This species maintains a solitary existence, seeking protection during daylight in aquatic plants or organic debris. Then in darkness it feeds on immature aquatic insects, small crustaceans and occasionally on small fish. Little is known about spawning requirements. It is likely, however, that eggs are incubated in the gill cavities in a manner similar to cavefishes, which also have the anus located on the throat. Small pirate perch have the anus located just frontal of the anal fin, but the opening gradually migrates forward to the throat as the fish grows in size and matures.


Pirate perch: nest spawner or branchial brooder?
(From the Spring 2000 American Currents)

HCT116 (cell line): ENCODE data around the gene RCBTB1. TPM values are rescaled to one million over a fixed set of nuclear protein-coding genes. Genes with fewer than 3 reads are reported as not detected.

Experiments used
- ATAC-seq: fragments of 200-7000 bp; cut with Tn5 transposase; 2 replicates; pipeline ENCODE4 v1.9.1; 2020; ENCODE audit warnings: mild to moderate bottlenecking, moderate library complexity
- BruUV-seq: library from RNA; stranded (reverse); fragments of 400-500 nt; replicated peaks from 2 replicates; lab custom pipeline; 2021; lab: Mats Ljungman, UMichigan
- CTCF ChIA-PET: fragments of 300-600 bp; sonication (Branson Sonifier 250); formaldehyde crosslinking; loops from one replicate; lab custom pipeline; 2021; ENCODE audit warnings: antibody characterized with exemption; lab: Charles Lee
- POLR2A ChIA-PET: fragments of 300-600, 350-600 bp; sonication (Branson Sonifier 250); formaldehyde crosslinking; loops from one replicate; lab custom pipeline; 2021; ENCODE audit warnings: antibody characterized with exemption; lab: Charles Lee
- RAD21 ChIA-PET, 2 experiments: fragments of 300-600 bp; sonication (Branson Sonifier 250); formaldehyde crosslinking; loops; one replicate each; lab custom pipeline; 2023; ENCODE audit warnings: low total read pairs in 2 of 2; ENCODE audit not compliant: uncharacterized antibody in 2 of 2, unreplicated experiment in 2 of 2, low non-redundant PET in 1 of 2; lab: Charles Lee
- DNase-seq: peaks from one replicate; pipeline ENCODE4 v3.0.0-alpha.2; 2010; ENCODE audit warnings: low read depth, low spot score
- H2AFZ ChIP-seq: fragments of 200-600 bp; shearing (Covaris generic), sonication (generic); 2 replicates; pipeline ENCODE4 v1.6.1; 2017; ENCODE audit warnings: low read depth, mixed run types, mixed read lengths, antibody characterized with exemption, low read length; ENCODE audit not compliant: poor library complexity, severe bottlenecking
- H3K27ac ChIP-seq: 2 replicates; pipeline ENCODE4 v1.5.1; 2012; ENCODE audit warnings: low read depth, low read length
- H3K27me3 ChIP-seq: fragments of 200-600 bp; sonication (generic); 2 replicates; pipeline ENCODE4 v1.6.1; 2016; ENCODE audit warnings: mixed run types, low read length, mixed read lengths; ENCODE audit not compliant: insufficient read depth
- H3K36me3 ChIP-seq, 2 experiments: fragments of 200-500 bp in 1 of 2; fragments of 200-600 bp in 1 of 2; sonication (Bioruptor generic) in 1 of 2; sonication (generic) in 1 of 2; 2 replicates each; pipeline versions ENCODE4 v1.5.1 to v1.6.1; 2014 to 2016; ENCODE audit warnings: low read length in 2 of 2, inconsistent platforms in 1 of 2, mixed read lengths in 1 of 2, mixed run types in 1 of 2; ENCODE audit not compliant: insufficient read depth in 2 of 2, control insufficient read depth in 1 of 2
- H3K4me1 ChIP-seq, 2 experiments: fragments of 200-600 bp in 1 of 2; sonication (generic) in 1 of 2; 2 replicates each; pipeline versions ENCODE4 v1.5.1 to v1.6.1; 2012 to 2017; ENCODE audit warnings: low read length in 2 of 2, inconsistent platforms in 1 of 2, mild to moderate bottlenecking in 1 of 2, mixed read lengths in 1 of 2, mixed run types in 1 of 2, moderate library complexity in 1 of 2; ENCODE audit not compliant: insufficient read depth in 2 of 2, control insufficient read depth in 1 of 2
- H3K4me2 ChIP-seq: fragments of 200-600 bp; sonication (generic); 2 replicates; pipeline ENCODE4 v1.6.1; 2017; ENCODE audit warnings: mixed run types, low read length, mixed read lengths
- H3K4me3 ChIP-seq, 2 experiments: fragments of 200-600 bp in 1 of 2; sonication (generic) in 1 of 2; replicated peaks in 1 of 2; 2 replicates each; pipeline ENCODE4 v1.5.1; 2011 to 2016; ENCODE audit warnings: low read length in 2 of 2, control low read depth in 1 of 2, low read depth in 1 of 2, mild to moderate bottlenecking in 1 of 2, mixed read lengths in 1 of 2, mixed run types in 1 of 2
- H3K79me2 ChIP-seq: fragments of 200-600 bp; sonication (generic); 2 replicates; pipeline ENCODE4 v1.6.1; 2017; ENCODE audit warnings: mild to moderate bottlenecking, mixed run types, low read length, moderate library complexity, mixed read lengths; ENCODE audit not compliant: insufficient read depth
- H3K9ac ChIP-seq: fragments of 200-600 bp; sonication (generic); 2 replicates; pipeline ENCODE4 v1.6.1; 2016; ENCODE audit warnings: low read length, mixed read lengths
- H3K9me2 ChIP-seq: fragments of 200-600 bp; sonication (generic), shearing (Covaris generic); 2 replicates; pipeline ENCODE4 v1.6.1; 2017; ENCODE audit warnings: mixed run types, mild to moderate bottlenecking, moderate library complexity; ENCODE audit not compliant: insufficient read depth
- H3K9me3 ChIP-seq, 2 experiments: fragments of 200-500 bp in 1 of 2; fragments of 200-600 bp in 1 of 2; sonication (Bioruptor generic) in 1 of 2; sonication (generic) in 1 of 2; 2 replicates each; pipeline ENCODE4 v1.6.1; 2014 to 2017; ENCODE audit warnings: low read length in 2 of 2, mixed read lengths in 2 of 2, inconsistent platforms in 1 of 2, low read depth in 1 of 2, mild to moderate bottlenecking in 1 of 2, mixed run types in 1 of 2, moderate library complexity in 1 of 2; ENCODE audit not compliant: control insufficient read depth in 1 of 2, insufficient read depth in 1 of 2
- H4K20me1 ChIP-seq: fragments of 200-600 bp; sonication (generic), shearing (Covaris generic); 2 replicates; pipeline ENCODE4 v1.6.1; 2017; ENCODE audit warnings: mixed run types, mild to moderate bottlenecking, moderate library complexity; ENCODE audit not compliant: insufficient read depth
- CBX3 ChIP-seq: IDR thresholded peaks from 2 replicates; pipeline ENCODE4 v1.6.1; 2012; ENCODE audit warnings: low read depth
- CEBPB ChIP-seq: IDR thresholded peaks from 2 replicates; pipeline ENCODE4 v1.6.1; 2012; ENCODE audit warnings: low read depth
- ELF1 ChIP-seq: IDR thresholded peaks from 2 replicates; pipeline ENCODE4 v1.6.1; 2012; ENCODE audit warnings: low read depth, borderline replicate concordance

Because of its secretive nature, the reproductive behavior of pirate perch Aphredoderus sayanus is poorly known. Early works report that pirate perch build and guard nests. Others speculate that the female incubates her eggs in her mouth, basing such speculation on three pieces of evidence: 1) the pirate perch¹s close relationship and anatomical similarity to the mouthbrooding cavefish (Amblyopsis spelaea); 2) the observation that eggs artificially stripped from a female pirate perch moved along a groove towards the branchial cavity; and 3) the fact that a gravid female pirate perch had been found with three eggs in its branchial cavity (the eggs were not identified as to species). Separate accounts of aquarium spawnings by Ray Katula and John Brill, published in American Currents, did not mention any evidence of branchial egg retention. Although neither author actually witnessed the spawning act, both reported that a nest, or depression, had been fanned in the gravel.